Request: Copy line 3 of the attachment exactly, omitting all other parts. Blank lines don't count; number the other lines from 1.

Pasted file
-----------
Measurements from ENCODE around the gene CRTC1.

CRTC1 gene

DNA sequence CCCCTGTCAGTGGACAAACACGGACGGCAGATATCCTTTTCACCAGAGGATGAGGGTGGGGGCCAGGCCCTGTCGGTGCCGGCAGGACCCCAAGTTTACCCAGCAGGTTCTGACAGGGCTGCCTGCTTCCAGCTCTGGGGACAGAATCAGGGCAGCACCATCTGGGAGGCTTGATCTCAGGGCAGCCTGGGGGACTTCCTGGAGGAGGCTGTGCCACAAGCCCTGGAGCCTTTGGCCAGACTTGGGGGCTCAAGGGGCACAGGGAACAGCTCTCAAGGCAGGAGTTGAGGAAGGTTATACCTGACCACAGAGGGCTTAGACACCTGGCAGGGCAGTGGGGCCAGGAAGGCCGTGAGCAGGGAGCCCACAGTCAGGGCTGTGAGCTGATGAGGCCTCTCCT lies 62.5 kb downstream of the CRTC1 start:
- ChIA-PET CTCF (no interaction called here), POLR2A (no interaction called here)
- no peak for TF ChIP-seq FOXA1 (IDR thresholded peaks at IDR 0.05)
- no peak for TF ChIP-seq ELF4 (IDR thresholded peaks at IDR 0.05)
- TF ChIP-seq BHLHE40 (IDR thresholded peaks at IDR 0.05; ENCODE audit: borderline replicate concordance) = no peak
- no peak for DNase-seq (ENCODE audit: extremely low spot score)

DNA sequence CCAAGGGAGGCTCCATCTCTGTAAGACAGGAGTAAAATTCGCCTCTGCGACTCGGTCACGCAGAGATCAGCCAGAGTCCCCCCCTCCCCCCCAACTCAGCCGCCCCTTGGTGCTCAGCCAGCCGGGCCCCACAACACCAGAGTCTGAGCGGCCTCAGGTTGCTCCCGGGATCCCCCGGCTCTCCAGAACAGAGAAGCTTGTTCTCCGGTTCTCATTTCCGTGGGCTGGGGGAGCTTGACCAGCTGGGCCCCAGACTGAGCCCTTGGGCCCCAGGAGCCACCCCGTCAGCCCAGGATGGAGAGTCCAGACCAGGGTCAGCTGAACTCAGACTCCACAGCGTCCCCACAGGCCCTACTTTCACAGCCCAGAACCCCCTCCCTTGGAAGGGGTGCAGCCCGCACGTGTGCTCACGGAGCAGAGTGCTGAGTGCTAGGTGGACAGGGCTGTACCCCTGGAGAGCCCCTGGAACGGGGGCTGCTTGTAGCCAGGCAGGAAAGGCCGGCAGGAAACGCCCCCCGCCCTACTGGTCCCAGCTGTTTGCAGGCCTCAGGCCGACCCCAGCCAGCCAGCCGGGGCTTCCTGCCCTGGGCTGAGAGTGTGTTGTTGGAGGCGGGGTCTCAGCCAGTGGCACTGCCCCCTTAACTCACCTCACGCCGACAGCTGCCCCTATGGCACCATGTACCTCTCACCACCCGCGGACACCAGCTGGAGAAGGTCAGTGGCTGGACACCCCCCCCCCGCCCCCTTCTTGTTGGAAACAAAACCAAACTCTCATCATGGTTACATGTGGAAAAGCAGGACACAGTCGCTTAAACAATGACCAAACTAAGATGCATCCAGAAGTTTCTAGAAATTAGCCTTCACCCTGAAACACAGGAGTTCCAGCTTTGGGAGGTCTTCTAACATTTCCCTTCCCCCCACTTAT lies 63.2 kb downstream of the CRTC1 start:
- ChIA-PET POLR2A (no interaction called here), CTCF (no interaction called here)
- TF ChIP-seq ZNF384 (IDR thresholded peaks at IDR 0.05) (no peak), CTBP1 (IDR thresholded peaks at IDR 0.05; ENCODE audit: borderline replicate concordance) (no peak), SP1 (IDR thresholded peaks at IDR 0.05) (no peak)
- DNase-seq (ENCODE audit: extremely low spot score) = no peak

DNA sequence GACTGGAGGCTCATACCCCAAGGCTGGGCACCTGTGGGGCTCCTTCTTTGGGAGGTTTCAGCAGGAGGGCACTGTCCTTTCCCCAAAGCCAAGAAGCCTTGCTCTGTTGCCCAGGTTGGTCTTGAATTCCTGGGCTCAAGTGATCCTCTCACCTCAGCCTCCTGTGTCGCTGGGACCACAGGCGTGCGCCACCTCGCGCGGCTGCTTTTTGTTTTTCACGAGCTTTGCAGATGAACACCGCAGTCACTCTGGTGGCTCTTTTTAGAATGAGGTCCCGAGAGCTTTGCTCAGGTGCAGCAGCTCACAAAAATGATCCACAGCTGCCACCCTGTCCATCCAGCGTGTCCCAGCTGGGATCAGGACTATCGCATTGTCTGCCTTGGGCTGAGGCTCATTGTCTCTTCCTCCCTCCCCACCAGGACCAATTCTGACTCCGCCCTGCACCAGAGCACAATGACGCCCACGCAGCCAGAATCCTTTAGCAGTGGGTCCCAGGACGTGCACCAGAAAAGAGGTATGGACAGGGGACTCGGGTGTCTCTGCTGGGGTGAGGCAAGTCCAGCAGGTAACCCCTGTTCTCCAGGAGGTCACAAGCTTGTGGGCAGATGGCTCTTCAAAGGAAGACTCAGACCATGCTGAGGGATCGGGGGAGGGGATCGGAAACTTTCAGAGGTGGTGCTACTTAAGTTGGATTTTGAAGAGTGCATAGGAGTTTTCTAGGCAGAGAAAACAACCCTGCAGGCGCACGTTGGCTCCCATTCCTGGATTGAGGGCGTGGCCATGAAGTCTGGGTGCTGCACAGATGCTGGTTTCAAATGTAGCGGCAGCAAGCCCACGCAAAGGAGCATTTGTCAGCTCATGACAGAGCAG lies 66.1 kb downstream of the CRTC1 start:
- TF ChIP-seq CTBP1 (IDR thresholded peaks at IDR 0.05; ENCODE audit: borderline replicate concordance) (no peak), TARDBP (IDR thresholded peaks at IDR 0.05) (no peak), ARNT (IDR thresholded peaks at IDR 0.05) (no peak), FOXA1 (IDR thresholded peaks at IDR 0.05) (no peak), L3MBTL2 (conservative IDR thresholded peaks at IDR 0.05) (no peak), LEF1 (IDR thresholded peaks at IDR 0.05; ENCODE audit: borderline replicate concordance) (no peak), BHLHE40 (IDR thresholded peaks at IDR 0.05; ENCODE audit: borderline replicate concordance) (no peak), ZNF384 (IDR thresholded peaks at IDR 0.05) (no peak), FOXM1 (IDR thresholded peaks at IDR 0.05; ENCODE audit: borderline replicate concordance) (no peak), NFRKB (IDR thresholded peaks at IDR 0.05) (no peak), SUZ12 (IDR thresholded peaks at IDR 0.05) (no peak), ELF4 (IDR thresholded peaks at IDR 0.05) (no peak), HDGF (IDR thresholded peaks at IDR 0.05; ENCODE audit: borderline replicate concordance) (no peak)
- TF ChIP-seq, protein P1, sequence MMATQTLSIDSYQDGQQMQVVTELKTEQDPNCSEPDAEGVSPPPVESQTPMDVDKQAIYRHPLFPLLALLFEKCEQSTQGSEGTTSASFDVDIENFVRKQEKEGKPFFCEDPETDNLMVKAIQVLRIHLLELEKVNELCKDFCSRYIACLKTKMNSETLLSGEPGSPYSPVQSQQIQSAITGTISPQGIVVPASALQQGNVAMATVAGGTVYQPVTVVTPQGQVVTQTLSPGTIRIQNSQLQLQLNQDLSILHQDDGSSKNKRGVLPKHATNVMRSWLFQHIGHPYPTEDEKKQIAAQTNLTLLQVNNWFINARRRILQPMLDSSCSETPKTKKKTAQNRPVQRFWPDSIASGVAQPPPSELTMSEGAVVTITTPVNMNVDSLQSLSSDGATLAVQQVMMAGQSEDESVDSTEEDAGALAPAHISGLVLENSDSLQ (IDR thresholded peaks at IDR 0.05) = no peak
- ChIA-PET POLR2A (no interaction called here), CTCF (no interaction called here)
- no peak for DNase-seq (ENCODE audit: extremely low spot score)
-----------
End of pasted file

DNA sequence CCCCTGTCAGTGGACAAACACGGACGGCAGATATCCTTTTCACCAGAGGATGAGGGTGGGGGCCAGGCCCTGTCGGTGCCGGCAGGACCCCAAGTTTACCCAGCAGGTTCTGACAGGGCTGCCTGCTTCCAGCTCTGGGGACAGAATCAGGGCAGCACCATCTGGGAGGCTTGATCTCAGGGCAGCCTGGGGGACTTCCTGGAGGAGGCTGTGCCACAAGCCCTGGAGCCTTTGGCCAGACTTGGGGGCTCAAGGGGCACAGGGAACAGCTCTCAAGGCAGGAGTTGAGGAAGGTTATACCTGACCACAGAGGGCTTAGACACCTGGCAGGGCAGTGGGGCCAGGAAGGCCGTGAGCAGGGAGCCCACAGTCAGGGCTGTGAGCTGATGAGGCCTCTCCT lies 62.5 kb downstream of the CRTC1 start: